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I'm writing an HTTP API wrapper to integrate with particular IP Cameras. Part of the process requires login credentials in the URI, for example:


I'm using Indy's TIdHTTP.Get to send the request to the device. However, the password consists of a '#' character. If this URI is placed in any browser with the plain password, the # character throws it off. Therefore, I need to encode the password's # to %23...


When I paste this URI into any browser, it successfully logs in and does what it needs. However, when I pass the exact same URI into TIdHTTP.Get, it does not successfully log in, and therefore I cannot do anything as long as the password contains # (or %23). Changing the password to not include a # is far too sloppy of a solution. Indy must be messing something up with this URI/password.

Is this a bug in Indy, or is there something else I need to do to make Indy accept such an encoded password?


I added a new account on one of the cameras with username and password without any special characters which need encoding, and authentication still does not work. It seems as if Indy is stripping out the login credentials completely from the URI, and doesn't even send these credentials. Next thing I need to do is monitor the URI which is actually sent.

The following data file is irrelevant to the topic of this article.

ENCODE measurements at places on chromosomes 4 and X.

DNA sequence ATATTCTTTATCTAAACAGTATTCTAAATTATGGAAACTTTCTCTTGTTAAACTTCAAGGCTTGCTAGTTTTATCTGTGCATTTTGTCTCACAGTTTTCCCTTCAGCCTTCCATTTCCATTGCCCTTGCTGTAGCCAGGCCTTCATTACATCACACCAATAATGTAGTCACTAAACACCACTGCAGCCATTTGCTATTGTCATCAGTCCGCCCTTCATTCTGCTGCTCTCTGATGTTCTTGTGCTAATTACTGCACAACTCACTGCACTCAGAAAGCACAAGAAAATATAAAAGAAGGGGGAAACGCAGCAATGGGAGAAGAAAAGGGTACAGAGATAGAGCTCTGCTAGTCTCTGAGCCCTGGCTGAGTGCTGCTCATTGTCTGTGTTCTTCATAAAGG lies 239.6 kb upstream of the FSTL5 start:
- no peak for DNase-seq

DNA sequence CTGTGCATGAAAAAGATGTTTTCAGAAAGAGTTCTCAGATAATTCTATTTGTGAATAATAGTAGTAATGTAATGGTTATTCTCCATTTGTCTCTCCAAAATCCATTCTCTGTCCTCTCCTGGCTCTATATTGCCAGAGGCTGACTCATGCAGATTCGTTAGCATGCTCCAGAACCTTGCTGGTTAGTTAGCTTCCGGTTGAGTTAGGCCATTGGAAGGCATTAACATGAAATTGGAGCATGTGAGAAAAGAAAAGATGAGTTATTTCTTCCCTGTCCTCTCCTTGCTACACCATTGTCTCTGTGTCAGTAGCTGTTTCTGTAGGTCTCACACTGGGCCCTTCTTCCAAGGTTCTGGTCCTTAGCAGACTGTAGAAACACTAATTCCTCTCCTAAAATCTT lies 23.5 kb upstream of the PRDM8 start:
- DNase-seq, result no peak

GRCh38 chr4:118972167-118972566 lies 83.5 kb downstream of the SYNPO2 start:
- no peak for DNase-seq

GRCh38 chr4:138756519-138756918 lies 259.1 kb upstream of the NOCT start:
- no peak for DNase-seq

I did a packet capture via WireShark and have verified that the credentials ...user:pass@... are not even sent - they're stripped from the URI that Indy actually sends.


TLama suggested that I get a capture of what's sent when using a browser. I tried this, and sure enough even when using a browser the capture doesn't show these login credentials either... even though it works from a browser. So I have to figure out another way to identify whether or not these credentials are sent.


I tried (before seeing Remy's answer) to provide these credentials in Request.Username and Request.Password instead of in the URI, and I still have no success. I keep getting "Unauthorized" back from the device.


The documentation for this API mentions nothing relevant to how users are authenticated other than this paragraph: